But God...

Updated: Jun 3, 2019



“But God…”

Never before have those words stood out to me so much as they did this week while I was reading Ephesians. I’ve read that book of the Bible dozens of times, and I never realized the weight those two words had. Look at this:

1 And you were dead in your trespasses and sins, 2 in which you formerly walked according to the course of this world, according to the prince of the power of the air, of the spirit that is now working in the sons of disobedience. 3 Among them we too all formerly lived in the lusts of our flesh, indulging the desires of the flesh and of the mind, and were by nature children of wrath, even as the rest.

4 But God, being rich in mercy, because of His great love with which He loved us, 5 even when we were dead in our transgressions, made us alive together with Christ (by grace you have been saved), 6 and raised us up with Him, and seated us with Him in the heavenly places in Christ Jesus, 7 so that in the ages to come He might show the surpassing riches of His grace in kindness toward us in Christ Jesus. 8 For by grace you have been saved through faith; and that not of yourselves, it is the gift of God; 9 not as a result of works, so that no one may boast. 10 For we are His workmanship, created in Christ Jesus for good works, which God prepared beforehand so that we would walk in them.

Ephesians 2:1-10 NASB (emphasis mine)

But God…

All of this chapter is so rich; please go read it all if you have the time. But for now, just look at these verses. The first three speak of our depravity as fallen human beings.

We were dead. Our sins cut us off from any source of life we could have had. We were headed toward eternal destruction, destruction that we deserved. We were “children of wrath,” incapable of doing anything good or worthy of praise. We lived miserable lives, trying to satisfy our deepest inner desires with all the wrong things. We were hopeless.

But then God came along.

The word “but” is very important in the Bible. We were dead, but now we are alive because of Him. We were sinking into the depths of hell, but He raised us up into heaven. We were children of wrath, but He adopted us and made us His children. We were living for our lustful desires, but now we are living for Him, satisfied by His grace and mercy. He changed everything. He loved us even when we were dead in our sins! He took us from death and despair, took us from an eternity in hell, and raised us up to be with Him forever. We are now alive. We are no longer hopeless and destitute. Our lives have been turned upside down, shaken up—all because God decided to act.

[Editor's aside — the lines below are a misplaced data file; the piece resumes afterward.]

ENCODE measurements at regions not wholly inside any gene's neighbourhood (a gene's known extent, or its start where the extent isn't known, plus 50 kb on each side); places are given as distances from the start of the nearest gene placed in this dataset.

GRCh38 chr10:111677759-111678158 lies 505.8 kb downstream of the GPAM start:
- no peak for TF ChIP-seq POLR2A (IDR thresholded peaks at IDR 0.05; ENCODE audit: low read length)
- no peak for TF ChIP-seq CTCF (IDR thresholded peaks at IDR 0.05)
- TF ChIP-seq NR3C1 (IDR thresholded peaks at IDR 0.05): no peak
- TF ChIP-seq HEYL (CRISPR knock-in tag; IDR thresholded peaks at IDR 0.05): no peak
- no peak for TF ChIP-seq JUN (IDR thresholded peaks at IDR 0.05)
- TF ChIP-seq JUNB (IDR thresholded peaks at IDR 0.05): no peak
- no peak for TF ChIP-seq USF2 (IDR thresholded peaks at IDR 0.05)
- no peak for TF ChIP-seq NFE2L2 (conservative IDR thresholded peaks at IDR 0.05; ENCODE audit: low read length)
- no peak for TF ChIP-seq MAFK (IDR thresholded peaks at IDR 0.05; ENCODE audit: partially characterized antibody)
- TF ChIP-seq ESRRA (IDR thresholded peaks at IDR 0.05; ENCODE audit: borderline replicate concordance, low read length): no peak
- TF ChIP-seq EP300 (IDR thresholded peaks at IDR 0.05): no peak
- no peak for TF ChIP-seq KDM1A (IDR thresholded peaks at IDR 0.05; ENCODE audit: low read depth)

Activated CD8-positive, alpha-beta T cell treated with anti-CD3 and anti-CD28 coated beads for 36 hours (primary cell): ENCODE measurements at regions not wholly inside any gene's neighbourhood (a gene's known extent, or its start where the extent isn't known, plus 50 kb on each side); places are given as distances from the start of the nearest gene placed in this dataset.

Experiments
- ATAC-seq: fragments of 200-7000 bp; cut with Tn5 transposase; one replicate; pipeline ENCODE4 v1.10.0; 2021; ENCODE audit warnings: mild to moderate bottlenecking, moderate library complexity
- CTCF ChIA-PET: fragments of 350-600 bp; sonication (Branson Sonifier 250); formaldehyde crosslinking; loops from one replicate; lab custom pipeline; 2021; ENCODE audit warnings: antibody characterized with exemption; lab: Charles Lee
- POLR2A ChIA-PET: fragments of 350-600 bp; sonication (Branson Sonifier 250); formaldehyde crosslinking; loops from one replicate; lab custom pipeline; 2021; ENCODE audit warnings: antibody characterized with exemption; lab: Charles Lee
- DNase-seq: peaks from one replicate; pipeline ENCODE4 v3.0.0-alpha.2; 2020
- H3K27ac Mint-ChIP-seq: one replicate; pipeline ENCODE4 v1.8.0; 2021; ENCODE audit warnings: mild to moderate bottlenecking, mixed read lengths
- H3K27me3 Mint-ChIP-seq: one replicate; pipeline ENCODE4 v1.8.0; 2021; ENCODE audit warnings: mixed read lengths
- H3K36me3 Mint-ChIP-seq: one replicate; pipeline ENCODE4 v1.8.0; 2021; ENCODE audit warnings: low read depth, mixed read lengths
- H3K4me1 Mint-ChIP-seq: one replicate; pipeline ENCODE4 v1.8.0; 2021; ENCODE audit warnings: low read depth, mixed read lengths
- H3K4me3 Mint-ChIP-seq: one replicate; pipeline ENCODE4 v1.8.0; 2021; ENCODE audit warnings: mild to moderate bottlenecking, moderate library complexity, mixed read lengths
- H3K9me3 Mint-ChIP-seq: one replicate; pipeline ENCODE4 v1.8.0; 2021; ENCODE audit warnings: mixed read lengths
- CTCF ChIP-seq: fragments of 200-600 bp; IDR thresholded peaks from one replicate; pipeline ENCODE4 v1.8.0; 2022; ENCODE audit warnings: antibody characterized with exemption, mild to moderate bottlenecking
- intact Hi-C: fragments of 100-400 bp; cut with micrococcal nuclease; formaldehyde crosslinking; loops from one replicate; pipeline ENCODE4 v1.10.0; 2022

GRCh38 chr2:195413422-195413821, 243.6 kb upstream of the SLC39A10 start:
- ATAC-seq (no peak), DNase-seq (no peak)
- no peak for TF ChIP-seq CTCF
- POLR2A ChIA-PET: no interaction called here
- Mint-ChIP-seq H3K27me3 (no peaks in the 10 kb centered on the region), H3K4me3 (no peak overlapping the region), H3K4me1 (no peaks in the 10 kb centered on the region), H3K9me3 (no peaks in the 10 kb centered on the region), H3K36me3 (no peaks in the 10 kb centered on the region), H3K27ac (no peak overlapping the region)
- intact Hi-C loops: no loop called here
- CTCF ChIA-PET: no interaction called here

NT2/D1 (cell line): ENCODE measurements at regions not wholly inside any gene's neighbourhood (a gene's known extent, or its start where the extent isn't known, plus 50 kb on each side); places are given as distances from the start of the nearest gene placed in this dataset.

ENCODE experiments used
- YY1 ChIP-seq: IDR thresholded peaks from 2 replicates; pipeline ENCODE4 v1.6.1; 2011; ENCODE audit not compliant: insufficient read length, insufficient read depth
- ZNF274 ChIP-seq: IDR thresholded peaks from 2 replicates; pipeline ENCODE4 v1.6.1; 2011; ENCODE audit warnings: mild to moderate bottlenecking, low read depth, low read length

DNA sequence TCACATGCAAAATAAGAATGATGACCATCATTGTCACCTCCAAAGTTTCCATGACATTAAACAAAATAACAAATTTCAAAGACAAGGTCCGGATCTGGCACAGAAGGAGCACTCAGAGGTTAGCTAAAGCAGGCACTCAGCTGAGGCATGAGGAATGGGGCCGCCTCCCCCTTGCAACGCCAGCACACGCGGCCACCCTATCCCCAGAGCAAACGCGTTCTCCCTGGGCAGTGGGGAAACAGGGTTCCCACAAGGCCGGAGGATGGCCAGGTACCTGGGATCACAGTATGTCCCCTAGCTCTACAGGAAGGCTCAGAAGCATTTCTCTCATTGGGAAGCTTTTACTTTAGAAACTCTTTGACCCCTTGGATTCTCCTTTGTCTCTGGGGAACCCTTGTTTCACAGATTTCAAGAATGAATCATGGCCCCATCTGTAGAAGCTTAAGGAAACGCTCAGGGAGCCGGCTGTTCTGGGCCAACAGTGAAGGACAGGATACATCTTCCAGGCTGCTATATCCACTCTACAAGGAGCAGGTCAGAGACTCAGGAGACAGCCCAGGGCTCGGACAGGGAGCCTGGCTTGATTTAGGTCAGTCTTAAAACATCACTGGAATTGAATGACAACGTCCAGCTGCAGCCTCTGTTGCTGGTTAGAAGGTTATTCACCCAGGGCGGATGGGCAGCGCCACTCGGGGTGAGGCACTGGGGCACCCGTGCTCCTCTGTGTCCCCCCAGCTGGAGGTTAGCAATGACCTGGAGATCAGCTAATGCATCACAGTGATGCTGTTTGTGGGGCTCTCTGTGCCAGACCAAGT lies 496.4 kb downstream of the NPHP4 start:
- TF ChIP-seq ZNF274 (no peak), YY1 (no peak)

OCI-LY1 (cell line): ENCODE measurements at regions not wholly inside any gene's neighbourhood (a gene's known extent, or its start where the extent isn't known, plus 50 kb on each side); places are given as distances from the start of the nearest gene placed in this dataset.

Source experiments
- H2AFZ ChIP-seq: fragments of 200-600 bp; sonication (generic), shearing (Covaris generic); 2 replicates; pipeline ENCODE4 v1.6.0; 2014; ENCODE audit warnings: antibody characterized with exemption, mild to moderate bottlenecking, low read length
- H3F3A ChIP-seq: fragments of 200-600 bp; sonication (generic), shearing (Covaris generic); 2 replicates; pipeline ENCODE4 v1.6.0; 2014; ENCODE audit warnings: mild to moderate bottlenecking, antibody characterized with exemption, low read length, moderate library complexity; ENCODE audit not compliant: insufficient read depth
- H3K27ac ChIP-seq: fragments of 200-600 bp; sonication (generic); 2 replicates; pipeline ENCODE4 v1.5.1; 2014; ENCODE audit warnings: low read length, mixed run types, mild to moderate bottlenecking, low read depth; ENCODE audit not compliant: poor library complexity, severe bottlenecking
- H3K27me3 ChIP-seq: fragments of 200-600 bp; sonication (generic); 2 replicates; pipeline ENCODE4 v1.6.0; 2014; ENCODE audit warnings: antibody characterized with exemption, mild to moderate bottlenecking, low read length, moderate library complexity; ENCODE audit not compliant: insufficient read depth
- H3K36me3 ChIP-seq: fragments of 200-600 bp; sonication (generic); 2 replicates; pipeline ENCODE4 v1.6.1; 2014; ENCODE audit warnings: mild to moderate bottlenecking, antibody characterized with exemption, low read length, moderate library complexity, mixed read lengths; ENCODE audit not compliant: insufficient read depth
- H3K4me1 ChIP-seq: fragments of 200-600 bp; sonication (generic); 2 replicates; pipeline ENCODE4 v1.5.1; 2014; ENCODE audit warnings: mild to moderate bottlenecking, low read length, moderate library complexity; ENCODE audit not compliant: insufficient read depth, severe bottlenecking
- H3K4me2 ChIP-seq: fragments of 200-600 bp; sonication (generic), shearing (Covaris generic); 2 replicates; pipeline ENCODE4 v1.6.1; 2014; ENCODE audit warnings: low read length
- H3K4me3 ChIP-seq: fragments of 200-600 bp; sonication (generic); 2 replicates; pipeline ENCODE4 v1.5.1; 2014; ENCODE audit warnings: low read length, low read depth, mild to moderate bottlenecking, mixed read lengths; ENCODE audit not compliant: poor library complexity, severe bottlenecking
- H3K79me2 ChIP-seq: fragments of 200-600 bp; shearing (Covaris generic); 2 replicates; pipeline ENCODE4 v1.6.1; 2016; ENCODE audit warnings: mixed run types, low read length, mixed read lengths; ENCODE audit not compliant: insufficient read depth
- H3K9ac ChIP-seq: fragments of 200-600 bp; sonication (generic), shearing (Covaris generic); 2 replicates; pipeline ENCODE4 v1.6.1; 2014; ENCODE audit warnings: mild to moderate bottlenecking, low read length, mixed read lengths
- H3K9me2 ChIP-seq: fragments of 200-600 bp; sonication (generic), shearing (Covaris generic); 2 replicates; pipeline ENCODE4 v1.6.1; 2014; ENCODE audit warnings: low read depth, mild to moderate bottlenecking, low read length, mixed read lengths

We are no longer those people in the first three verses. We are the opposite. We are saved. We are secure. And, just so we don’t get any funny ideas, Paul made sure to point out that this was all God’s doing. We couldn’t have done anything ourselves. We wouldn’t even have the faith to believe in him had it not been for God giving it to us.

This is a powerful passage. It shows us our utter depravity and His perfect love and power. There is so much more to mention about these verses, but I encourage you to meditate on it for yourself. What does this passage mean to you?

To me, it means God’s love. It means I’m worth more than I can imagine. It means that I cannot do anything without God. It means that I will live the rest of my life, and long after that, giving thanks to God. It’s what prompted this prayer:

God, I feel so convicted. The “but God” in this passage is huge. If I look at everything I’ve done, everything I’ve been, it gets so discouraging. But that’s where you come in. You take my world and shake it up. You turn it inside-out. It’s no longer I trying to figure life out, stumbling around in the dark; it’s you, shaping me and working through me. And I realize it was never about me. It’s always been about you, what you’ve done, who you are. You’re so amazing. And I love you. Thank you for not letting my story end with me alone, destitute. Thank you for opening my eyes and showing me a glimpse of who you are.

Amen.

What about you? What does “But God” mean to you? What insights have you gained from reading Ephesians 2? I would love to hear your thoughts!

© 2020 by Nancy E Wood